The Implicit Costs of Trade Credit Borrowing by Large Firms

55 Pages Posted: 16 Mar 2012 Last revised: 13 Sep 2013

See all articles by Justin Murfin

Justin Murfin

Cornell SC Johnson College of Business

Kenneth Njoroge

University of Oregon

Date Written: June 26, 2013

Abstract

We examine a novel but economically important characterization of trade credit relationships in which large investment-grade buyers borrow from their substantially smaller, often credit- constrained, suppliers. Using variation in large retailers’ aggregate cash management policies as a shock to how quickly individual vendors are paid, we show that slower payment terms by important buyers are linked to cutbacks in important expenditures at the supplier level. By way of example, a one month delay in payment by Wal-Mart is associated with 1.2% reduction in capital expenditures for the representative Wal-Mart supplier. We find limited evidence of adjustment along financial margins. The effects are sharpest during periods of tight bank credit and for firms which we might otherwise characterize as facing credit constraints, suggesting that the opportunity cost of extending credit to one’s buyers is positive and increasing in the financial frictions facing a firm. Meanwhile, using novel data on warranty claims and the length of buyer-supplier relationships, we find support for the hypothesis that uncertainty regarding product quality for new suppliers drives slow payment, in spite of the dead weight losses it imposes on these often constrained firms. Thus, the simultaneous financial and product market frictions commonly facing small, young firms may make trade credit extension both necessary and costly.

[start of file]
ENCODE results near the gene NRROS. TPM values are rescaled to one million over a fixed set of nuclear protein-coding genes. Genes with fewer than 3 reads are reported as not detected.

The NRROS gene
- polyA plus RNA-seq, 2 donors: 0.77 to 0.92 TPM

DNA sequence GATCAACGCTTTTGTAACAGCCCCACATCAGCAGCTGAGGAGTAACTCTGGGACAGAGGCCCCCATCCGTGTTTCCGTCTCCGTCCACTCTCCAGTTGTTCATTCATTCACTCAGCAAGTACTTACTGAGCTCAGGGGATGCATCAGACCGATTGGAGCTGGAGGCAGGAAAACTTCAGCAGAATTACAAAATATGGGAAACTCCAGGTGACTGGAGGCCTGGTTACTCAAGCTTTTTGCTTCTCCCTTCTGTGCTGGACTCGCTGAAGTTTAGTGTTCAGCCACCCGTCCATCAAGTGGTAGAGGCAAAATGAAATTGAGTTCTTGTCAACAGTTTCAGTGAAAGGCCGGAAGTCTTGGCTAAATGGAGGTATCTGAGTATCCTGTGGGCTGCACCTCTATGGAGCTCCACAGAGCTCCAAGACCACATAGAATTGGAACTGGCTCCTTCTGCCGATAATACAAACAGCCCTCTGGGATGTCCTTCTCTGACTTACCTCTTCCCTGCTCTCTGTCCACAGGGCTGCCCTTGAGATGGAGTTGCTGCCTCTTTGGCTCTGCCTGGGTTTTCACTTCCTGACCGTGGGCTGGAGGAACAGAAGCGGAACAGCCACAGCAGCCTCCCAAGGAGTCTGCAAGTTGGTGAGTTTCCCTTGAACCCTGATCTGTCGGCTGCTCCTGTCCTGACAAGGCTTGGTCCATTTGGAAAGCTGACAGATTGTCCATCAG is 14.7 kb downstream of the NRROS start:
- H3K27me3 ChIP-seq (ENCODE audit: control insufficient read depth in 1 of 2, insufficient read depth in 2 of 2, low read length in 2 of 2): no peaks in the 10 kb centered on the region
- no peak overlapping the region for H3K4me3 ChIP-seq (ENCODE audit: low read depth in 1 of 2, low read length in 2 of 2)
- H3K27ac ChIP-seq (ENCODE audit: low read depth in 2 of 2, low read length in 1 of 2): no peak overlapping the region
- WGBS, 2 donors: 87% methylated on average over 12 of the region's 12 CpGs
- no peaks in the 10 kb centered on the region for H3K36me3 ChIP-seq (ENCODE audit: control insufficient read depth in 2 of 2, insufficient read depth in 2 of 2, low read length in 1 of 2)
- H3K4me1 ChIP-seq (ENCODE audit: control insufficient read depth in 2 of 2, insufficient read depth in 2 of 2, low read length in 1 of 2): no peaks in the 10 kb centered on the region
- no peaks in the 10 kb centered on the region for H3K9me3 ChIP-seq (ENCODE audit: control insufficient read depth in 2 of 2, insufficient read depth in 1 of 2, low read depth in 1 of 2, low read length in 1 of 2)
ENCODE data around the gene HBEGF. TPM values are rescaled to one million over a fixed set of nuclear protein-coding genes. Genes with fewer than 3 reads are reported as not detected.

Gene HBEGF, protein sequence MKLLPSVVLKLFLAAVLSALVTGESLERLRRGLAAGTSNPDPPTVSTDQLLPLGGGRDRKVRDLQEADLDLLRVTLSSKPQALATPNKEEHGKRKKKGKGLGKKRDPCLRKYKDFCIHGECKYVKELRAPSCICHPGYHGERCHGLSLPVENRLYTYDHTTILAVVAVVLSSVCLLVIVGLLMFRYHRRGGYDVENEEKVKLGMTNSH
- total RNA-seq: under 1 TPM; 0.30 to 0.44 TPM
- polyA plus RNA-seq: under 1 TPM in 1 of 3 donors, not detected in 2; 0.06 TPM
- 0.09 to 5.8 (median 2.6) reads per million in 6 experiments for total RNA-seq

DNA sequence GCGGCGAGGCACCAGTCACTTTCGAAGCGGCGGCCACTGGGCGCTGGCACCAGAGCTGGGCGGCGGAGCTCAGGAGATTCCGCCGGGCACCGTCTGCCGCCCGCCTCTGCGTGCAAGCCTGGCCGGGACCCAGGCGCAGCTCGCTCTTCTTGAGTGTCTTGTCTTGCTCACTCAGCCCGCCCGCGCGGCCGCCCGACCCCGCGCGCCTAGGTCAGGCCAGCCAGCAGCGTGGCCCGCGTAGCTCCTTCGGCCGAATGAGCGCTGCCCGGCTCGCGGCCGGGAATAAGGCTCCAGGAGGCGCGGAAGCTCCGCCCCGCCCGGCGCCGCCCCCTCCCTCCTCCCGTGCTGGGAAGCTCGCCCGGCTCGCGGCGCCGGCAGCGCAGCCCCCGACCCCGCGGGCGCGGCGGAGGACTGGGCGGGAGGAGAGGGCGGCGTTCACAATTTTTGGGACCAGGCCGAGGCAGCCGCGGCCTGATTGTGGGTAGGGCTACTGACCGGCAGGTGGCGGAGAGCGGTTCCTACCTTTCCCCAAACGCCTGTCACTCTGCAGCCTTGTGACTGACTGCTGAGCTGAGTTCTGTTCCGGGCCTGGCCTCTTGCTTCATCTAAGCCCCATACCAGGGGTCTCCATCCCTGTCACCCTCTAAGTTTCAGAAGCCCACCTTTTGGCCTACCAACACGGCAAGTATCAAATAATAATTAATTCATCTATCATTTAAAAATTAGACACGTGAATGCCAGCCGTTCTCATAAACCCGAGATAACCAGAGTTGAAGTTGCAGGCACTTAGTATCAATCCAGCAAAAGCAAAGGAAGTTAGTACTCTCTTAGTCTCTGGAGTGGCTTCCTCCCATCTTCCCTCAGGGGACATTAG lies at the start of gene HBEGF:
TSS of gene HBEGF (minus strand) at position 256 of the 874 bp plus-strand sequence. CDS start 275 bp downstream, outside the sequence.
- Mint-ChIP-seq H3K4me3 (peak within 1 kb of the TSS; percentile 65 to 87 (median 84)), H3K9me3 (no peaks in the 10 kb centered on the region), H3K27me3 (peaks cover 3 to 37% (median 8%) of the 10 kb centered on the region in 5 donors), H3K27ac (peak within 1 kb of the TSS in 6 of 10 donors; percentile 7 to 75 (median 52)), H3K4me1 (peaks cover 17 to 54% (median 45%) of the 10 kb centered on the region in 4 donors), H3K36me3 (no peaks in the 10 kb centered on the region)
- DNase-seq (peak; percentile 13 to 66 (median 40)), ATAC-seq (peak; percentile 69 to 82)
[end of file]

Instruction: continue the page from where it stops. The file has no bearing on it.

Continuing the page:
Keywords: Trade credit, investment

JEL Classification: G32

Suggested Citation

Murfin, Justin and Njoroge, Kenneth, The Implicit Costs of Trade Credit Borrowing by Large Firms (June 26, 2013). Available at SSRN: https://ssrn.com/abstract=2023409 or http://dx.doi.org/10.2139/ssrn.2023409

Justin Murfin (Contact Author)

Cornell SC Johnson College of Business ( email )

Ithaca, NY 14850
United States

Kenneth Njoroge

University of Oregon ( email )

1280 University of Oregon
Eugene, OR 97403
United States

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